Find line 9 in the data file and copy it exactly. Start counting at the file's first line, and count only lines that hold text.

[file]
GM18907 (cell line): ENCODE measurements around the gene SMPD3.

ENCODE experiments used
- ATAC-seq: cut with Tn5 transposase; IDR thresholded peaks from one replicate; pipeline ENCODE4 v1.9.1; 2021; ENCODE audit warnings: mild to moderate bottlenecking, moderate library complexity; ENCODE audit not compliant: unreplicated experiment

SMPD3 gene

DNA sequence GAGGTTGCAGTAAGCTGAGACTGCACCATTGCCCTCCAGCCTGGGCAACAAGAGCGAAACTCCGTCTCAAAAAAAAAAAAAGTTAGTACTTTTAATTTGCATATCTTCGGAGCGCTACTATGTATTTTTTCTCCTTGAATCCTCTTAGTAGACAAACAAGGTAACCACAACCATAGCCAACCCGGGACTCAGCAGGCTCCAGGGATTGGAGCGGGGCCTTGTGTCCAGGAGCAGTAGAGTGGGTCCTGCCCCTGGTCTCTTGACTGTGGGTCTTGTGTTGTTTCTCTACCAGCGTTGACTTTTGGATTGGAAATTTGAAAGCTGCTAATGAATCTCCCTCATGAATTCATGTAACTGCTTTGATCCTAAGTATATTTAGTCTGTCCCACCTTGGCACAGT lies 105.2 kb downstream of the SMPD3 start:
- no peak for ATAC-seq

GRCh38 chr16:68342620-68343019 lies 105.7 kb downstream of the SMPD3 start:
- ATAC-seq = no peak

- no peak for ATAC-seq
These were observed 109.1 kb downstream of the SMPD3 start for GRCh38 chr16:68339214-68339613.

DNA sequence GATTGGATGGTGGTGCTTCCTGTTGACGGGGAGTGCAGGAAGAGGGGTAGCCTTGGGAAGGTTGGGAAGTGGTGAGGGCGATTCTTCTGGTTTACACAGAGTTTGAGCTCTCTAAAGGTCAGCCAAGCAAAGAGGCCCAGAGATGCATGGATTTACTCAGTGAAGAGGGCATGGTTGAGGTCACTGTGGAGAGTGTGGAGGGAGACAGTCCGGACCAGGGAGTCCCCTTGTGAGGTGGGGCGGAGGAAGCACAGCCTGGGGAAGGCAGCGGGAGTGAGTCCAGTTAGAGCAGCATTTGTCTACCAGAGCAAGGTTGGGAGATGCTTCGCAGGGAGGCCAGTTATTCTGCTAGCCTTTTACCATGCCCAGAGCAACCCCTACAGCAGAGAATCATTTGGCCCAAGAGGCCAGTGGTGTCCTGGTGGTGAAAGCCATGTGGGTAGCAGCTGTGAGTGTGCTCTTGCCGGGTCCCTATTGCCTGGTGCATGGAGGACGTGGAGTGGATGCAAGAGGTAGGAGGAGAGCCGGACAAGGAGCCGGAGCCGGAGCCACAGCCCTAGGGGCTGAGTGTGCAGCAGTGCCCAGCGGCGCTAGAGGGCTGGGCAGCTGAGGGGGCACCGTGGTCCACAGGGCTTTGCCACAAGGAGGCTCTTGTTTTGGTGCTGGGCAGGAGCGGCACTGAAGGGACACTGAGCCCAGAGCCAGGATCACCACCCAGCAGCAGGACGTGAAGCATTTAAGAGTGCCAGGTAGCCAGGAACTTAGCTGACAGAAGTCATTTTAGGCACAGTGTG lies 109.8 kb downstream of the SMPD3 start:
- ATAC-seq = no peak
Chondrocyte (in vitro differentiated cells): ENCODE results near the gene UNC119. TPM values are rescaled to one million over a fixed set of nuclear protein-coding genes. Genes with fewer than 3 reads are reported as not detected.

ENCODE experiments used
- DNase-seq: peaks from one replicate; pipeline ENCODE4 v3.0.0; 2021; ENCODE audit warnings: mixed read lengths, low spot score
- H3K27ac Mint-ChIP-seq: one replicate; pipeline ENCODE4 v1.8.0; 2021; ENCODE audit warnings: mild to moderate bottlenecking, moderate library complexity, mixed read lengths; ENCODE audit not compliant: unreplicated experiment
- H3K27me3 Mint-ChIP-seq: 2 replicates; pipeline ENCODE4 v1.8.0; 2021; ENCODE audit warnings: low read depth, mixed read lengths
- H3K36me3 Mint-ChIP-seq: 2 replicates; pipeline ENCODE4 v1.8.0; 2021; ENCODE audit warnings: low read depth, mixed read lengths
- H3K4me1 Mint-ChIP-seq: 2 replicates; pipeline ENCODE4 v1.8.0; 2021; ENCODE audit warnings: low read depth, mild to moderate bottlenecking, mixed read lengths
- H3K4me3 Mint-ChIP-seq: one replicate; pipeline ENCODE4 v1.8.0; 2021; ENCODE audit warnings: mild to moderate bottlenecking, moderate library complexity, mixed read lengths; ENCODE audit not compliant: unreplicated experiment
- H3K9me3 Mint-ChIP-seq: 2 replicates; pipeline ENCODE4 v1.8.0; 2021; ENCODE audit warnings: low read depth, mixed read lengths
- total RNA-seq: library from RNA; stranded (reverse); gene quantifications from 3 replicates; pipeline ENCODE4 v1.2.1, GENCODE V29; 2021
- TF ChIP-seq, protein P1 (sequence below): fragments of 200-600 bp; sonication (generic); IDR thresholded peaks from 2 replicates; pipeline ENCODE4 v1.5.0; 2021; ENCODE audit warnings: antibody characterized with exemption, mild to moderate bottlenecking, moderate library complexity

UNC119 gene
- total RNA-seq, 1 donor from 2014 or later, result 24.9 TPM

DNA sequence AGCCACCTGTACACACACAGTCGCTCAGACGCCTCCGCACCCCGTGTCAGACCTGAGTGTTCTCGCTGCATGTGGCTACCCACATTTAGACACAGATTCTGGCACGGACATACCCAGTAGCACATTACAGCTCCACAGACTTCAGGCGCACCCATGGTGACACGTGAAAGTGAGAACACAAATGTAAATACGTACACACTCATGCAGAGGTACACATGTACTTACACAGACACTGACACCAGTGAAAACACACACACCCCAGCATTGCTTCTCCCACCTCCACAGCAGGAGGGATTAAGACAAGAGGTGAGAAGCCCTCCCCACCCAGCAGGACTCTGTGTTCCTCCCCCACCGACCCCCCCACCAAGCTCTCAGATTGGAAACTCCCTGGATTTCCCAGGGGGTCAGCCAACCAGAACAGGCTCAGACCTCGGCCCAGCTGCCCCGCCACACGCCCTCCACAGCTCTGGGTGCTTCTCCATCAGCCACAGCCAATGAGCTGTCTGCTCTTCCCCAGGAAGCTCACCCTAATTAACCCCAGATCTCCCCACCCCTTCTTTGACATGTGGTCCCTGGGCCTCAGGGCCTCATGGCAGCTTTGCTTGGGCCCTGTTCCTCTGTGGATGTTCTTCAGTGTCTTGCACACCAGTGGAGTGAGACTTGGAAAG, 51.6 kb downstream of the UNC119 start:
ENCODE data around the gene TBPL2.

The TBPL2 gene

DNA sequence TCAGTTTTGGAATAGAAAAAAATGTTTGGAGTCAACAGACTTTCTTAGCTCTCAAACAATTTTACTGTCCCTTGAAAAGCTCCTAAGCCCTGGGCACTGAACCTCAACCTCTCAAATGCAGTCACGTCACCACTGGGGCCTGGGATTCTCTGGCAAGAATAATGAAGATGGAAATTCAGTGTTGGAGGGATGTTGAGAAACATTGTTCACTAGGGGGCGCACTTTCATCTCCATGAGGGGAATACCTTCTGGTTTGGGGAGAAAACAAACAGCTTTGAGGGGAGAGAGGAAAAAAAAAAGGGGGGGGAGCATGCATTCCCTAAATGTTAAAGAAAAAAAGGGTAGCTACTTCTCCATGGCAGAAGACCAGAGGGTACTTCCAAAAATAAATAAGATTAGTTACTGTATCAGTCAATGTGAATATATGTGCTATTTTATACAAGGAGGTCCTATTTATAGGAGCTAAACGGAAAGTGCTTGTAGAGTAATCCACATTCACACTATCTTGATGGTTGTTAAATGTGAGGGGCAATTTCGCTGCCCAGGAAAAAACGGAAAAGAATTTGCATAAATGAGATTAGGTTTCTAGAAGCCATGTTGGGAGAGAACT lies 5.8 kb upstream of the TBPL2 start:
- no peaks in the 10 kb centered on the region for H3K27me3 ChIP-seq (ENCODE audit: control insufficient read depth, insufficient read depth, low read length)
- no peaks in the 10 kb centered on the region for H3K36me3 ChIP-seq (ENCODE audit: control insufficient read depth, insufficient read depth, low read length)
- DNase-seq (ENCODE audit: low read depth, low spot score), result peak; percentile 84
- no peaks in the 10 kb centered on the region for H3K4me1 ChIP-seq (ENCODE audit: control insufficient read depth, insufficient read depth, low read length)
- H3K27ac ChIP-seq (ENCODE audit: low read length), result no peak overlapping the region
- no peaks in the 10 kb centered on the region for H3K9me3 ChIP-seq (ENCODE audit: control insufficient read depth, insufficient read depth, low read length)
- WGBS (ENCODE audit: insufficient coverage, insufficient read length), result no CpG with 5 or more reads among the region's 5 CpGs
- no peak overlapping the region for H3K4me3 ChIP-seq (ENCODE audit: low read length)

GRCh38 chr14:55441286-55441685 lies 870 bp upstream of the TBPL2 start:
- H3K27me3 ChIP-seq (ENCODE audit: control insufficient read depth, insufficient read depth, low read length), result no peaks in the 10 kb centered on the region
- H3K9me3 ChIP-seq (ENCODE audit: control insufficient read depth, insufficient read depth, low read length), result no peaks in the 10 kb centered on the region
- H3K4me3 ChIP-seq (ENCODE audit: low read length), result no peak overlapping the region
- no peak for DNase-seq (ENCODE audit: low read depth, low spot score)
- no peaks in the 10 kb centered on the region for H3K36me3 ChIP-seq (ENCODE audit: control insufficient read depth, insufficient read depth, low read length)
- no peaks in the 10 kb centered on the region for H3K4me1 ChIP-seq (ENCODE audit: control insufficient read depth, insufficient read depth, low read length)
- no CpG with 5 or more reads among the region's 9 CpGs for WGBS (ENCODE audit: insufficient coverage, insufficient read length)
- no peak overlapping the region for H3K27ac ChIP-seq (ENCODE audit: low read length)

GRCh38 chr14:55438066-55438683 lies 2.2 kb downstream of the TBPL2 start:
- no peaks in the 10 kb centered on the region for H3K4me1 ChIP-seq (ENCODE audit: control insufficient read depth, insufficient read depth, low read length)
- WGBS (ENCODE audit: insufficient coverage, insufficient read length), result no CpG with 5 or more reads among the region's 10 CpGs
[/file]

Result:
- no peak for ATAC-seq